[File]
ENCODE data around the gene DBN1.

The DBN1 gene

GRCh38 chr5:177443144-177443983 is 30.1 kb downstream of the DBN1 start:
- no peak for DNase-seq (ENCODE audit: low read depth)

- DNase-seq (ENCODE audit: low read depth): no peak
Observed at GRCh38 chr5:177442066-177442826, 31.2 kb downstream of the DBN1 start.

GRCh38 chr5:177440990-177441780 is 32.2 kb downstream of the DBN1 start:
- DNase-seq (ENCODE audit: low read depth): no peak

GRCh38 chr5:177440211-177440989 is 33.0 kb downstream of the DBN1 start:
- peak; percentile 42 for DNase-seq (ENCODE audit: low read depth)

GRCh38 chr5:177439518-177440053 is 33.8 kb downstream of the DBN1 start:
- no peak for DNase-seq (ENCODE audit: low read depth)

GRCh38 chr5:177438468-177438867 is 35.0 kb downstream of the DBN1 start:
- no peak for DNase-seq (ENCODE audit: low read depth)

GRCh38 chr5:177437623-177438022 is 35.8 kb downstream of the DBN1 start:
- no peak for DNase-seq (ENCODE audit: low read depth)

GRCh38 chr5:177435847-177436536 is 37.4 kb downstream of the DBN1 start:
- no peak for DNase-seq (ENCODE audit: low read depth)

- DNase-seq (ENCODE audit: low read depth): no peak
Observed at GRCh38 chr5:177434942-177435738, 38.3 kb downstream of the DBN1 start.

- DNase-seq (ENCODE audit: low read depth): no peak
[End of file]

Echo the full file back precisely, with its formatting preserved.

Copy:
ENCODE data around the gene DBN1.

The DBN1 gene

GRCh38 chr5:177443144-177443983 is 30.1 kb downstream of the DBN1 start:
- no peak for DNase-seq (ENCODE audit: low read depth)

- DNase-seq (ENCODE audit: low read depth): no peak
Observed at GRCh38 chr5:177442066-177442826, 31.2 kb downstream of the DBN1 start.

GRCh38 chr5:177440990-177441780 is 32.2 kb downstream of the DBN1 start:
- DNase-seq (ENCODE audit: low read depth): no peak

GRCh38 chr5:177440211-177440989 is 33.0 kb downstream of the DBN1 start:
- peak; percentile 42 for DNase-seq (ENCODE audit: low read depth)

GRCh38 chr5:177439518-177440053 is 33.8 kb downstream of the DBN1 start:
- no peak for DNase-seq (ENCODE audit: low read depth)

GRCh38 chr5:177438468-177438867 is 35.0 kb downstream of the DBN1 start:
- no peak for DNase-seq (ENCODE audit: low read depth)

GRCh38 chr5:177437623-177438022 is 35.8 kb downstream of the DBN1 start:
- no peak for DNase-seq (ENCODE audit: low read depth)

GRCh38 chr5:177435847-177436536 is 37.4 kb downstream of the DBN1 start:
- no peak for DNase-seq (ENCODE audit: low read depth)

- DNase-seq (ENCODE audit: low read depth): no peak
Observed at GRCh38 chr5:177434942-177435738, 38.3 kb downstream of the DBN1 start.

- DNase-seq (ENCODE audit: low read depth): no peak